Note that there is no “Momentary” reading on this plugin, but I don’t find this to be an issue as that is almost akin to reading a Peak dBFS meter and not very helpful when setting relative song levels in mastering.
MasterCheck Pro also shows you the Peak to Loudness Ratio (PLR). This is the difference between the loudest signal and overall average, measured over 3 seconds. By carefully monitoring the PLR, you can see how much the mix is being compressed, irrespective of the output level. For me, if you can keep the PLR between 8-12 LU you will have a modern punchy mix that retains dynamics and will suit both downloads and streaming.
Visually, MasterCheck Pro is easy on the eyes…and rightfully so! When mastering, my eyes tend to reference the PLR and LU meter every 10 seconds or so. MasterCheck Pro’s GUI is uncluttered: PLR at the top, Integrated Level beneath, and Short Term meter to the left. NUGEN gives you the option of fine-tuning the color scheme of the volume gradations for LU level, PLR and True Peak (more on True Peak later).
In my mastering process, there will typically be several meters open, such as MeterPlugs’ Dynameter and LCAS
MasterCheck Pro also allows you to monitor clipping in detail. One of the by-products of codecs is that the level can sum at the output to greater than it was at the input, due to signal modulation. A file normalised to 0dBFS will almost certainly show clipping if it has been changed into an MP3 or AAC file. Similarly, files played through streaming codecs could clip. True Peak metering (displayed large and clear on the right of the GUI) provides you with an adjusted level to help avoid clipping.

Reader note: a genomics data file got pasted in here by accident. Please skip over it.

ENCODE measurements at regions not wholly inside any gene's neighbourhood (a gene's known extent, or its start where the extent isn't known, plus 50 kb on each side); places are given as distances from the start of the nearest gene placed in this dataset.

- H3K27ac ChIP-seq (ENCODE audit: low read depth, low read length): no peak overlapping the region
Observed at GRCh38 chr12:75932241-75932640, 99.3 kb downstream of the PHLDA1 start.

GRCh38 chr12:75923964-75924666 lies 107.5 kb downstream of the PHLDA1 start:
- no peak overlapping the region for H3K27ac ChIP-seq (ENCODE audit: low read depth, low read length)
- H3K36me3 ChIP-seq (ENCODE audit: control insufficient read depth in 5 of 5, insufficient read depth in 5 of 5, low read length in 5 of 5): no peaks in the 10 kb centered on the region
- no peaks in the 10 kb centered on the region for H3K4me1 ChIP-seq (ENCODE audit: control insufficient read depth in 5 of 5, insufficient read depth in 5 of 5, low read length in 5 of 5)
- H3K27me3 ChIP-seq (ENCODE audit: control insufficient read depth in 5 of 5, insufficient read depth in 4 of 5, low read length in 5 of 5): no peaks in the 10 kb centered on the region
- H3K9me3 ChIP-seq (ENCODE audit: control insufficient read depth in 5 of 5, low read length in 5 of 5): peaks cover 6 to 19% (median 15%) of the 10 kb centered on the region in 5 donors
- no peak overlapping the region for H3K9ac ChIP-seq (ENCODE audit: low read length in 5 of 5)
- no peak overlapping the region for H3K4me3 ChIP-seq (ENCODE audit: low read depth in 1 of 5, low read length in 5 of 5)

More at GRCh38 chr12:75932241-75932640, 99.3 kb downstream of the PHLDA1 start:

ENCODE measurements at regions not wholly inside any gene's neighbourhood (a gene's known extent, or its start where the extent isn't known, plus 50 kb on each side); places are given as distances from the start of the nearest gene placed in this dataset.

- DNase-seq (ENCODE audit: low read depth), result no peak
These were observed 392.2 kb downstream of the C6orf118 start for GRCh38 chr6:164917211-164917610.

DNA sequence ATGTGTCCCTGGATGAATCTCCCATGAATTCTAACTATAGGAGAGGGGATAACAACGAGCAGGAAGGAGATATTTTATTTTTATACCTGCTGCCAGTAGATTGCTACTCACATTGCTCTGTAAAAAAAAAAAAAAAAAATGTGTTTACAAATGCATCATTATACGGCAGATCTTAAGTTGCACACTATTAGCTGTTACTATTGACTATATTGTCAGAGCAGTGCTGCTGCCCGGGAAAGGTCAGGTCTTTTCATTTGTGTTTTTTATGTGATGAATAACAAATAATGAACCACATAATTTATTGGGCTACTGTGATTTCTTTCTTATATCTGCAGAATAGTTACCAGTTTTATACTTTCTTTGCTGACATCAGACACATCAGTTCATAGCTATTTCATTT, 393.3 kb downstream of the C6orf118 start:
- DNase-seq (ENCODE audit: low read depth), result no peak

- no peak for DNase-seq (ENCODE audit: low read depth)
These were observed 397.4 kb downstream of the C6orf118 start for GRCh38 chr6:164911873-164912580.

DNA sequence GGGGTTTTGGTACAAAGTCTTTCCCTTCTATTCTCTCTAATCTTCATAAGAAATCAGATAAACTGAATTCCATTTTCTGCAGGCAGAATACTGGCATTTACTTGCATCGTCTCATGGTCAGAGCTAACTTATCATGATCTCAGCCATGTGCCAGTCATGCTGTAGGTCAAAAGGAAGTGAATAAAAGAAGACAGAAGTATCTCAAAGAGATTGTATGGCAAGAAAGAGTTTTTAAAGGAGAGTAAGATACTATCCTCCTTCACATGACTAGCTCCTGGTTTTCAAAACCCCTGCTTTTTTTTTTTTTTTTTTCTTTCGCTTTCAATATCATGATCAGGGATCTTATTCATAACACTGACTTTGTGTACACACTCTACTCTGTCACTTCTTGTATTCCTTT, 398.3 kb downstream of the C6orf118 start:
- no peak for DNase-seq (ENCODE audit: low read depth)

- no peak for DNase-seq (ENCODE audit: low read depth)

In addition, MasterCheck Pro boasts a wealth of additional features, such as Codec View, which (although not scaleable in its rather large display) allows you to flip between Compact and Codec in the settings shown below. This incorporates an Encode section showing up to five streaming profiles (consisting of Codec and Data Rate).
Something I hadn’t really thought about before is the effect of data quality on clipping. Spotify for instance has three different codecs for mobile, desktop and premium. What MasterCheck Pro will tell you is how close you are to clipping across all of the output options simultaneously. Up to five mini meters can monitor clipping directly below the main True Peak meters.
In the above picture, the streaming profile for iPlayer is loaded. You will see in the bottom center four “Profiles.” These go from high bit rate streaming to low bit rate at the bottom. Notice that as the data rate drops, the clipping increases—this is useful information in establishing the sweet spot for a maximized but safe level.
The codec is the engine that compresses the data, and each codec removes different elements of the frequency spectrum and stereo field. If you want to actually monitor the audio quality, you can flick between Meter and Monitor mode. Meter will give you the visual data but with the unprocessed audio. Monitor will output the sound after the codec.
A lovely extra is a Delta button, which allows you to monitor the differential pre and post processing. With this button engaged, you can flick though the various data rates and codecs to hear what each will remove, and the results are quite shocking. This feature could easily lead you back to tweaking your mix to compensate.
Pages: 1 2